For providing adequate light during rainy season, when the intensity of light is less, it is necessary to carry out shade regulation before the onset of monsoon. Trees having well-distributed branching habit and small leaves are ideal for cardamom. Balangi (Acrocarpus fraxinifollins) and red cedar (Cedrella toona) can build up quick shade. They are also self-regulating wherein they shed leaves in monsoon and put up new flush of leaves from December/ January.
Nutrient Management For Cardamom (Elettaria cardamomum Maton):
In earlier days, cardamom was found to grow in the forest in rich fertile soil of a natural ecosystem. As importance of cardamom was increasingly felt in international trade, its cultivation was taken up on an organized basis. Up to mid-fifties, cardamom was cultivated without or with little application of organic manures. Although cardamom responds favorably to manures and fertilizes, it is not regularly applied by all the growers.
With the establishment of research centers on cardamom in early sixties, several fertilizer trials were initiated to work out the response and requirement of balanced fertilizers, to increase yields. Cardamom responds favorably to both organic and inorganic manures.
In general, 30 kg N, 30 kg P2O5 and 60 kg K2O/ha is necessary for healthy and vigorous growth. Based on further nutritional studies, a fertilizer dose of 75:75:150 kg NPK/ha is recommended to get a yield of 100 kg dry capsules/ha. To get more yields, the fertilizer dose should be increased proportionately. Additional fertilizer doses of 0.65 kg N, 0.65 kg P and 1.3 kg K/ha is to be applied for every increase in yield of 2.5 kg of capsules over the normal yield. Urea is a better source of nitrogenous fertilizer compared to ammonium sulphate. Liming corrects soil acidity and enhances rate of nitrification, resulting in CARDAMOM 49 better growth. The Spices Board of India recommends 75:75:150 kg and 125:125:250 kg NPK/ha for rain-fed and irrigated areas respectively. As cardamom is still cultivated f soil moisture for efficient absorption and utilization of applied nutrients is quite imperative. Trench method of planting is significantly superior to pit method of planting. Application of 120:120:240 kg NPK/ha which recorded dry cardamom yield of 367.49 kg/ha and 160:160:320 kg NPK/ha (390.44 kg/ha) respectively were on a par in trench system of planting. Hence, a fertilizer dose of 120:120:240 kg NPK/ha accommodating a high density of 5,000 plants/ ha is recommended.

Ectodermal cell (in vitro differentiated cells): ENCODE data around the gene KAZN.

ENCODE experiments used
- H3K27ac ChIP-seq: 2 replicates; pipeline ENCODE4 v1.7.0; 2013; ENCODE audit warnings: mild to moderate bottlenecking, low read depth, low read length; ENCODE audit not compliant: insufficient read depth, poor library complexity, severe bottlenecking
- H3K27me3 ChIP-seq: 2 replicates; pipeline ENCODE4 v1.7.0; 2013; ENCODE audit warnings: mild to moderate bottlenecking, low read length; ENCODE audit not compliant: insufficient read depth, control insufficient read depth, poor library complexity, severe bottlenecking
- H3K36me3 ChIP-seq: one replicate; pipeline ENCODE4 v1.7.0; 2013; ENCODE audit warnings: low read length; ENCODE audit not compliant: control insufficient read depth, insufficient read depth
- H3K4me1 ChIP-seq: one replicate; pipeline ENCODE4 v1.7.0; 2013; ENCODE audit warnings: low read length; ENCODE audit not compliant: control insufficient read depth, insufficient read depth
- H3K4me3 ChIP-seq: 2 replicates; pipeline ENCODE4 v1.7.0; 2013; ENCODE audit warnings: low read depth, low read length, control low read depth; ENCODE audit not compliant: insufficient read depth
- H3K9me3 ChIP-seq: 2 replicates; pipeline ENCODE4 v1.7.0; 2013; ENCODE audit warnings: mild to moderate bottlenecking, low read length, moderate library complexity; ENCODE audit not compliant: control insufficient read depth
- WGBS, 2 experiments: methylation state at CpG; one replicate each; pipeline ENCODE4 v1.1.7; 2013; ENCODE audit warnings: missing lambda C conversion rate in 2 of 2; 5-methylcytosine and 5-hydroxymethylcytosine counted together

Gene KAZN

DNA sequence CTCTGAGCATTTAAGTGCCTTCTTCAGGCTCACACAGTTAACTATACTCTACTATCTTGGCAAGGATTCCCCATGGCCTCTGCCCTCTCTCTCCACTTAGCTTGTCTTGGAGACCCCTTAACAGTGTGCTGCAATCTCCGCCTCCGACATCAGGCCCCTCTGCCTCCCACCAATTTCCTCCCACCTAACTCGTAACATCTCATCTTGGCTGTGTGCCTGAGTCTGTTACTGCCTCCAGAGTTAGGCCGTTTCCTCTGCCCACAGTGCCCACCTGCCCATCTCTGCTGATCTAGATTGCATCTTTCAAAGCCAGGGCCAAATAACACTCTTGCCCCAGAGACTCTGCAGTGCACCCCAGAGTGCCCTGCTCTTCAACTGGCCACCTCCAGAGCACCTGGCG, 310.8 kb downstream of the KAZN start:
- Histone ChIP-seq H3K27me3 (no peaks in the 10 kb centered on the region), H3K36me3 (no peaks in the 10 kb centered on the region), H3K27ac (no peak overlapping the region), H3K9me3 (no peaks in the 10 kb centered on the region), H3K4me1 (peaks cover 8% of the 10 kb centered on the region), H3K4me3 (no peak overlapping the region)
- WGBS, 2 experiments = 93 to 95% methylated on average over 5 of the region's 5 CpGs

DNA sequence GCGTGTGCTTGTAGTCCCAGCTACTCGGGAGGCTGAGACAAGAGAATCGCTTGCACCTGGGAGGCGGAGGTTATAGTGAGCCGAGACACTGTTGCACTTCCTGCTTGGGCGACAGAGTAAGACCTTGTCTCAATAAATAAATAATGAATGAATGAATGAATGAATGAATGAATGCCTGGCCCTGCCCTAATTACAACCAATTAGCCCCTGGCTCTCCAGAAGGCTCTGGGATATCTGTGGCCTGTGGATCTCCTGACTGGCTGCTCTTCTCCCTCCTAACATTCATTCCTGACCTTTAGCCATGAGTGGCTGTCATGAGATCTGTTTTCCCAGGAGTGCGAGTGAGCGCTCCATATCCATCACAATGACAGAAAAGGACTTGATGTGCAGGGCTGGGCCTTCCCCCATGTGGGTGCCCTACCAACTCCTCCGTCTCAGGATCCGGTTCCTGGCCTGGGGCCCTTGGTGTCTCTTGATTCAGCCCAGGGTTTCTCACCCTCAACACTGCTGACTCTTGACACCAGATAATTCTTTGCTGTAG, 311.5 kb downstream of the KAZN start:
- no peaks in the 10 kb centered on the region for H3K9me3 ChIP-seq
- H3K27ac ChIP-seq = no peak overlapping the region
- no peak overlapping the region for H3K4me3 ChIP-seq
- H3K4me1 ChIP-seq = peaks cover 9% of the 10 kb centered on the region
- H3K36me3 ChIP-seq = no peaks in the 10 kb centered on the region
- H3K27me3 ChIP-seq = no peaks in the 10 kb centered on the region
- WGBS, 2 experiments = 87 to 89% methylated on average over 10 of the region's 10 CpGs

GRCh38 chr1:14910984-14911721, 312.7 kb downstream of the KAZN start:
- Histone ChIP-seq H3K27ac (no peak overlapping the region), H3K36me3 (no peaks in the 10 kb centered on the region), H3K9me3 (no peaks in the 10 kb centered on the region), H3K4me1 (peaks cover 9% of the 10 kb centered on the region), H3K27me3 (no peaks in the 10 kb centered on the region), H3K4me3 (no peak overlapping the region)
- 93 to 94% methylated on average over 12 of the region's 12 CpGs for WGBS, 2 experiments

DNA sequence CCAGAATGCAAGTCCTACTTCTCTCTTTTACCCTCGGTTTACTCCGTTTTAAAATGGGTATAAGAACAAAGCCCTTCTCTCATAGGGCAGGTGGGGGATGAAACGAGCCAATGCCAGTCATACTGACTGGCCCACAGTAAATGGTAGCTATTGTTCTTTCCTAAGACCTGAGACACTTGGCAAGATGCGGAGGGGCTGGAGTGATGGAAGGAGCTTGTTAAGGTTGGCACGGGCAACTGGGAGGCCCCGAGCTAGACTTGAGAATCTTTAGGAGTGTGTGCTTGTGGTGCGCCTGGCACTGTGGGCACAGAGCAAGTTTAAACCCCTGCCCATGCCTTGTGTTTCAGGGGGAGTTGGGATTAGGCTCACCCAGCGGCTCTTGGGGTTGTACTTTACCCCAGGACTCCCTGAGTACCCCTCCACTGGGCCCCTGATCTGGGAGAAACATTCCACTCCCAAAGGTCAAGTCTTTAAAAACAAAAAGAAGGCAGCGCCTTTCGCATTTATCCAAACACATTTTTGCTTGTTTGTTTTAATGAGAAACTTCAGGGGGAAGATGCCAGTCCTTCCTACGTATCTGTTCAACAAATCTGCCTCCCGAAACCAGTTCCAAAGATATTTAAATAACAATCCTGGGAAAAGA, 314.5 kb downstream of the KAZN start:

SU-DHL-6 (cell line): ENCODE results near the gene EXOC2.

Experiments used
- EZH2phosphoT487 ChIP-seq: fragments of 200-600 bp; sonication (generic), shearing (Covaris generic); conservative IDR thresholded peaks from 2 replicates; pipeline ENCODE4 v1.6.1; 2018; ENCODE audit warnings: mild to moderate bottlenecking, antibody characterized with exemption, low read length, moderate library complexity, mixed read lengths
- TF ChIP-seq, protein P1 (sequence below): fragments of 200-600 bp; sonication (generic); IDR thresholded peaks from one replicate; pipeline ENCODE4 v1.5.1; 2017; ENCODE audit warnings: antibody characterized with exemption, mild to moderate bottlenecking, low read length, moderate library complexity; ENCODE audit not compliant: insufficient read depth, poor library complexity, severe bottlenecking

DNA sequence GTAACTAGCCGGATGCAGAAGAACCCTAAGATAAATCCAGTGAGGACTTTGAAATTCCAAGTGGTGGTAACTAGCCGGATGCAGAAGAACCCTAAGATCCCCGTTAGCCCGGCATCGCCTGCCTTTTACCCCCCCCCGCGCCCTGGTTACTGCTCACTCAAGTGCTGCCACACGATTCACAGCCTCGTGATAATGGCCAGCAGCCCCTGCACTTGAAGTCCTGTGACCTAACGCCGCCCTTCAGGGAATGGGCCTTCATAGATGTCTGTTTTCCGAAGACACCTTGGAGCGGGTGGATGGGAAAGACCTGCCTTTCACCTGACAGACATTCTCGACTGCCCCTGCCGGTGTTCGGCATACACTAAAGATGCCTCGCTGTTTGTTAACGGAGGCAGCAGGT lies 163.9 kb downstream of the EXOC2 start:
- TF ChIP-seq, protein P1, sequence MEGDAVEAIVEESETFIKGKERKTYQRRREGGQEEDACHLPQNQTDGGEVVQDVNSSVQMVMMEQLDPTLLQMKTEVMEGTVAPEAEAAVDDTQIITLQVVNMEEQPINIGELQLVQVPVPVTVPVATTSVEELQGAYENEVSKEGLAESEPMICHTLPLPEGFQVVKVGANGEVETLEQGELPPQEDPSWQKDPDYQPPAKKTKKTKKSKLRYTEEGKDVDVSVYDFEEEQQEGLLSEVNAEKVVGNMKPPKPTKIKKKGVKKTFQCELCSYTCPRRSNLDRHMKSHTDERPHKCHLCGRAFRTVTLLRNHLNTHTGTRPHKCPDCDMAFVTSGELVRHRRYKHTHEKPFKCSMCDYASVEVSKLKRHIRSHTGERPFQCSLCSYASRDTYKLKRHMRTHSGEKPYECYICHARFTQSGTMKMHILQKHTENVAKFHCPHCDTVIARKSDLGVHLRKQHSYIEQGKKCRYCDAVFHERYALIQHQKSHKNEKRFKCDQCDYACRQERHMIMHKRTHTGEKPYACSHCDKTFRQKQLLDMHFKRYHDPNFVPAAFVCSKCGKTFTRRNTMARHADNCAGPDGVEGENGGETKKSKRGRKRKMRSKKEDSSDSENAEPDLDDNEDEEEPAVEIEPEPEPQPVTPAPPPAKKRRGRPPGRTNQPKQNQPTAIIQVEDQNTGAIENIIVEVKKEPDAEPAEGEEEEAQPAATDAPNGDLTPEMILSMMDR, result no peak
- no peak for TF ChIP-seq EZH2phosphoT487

The zinc deficiency is widespread in cardamom soils. Application of 500 or 750 ppm of zinc as foliar application enhances yield and quality of cardamom. Zinc may be applied as a foliar spray as zinc sulphate. Iron and copper are not deficient in soils growing cardamom. Boron may have antagonistic effect over zinc if applied together on cardamom.
Judicious irrigation during summer ensures increase in yield by at least 50%. Irrigation is required generally from February to April but at times from January to May depending upon rainfall. But in Tamil Nadu, where the south-west monsoon is not very effective, irrigation during March-August is advisable. Cardamom plants irrigated at 75 % available soil moisture give better yields. As Cardamom is mainly cultivated on undulating topography of hills and hill slopes, overhead (sprinkler) method of irrigation is the most suited. The sprinkler irrigation method of applying water equivalent to 35-45 mm rain at fortnightly interval is recommended under average conditions. In drip irrigation, water @4-6 liters/clump/day may be given.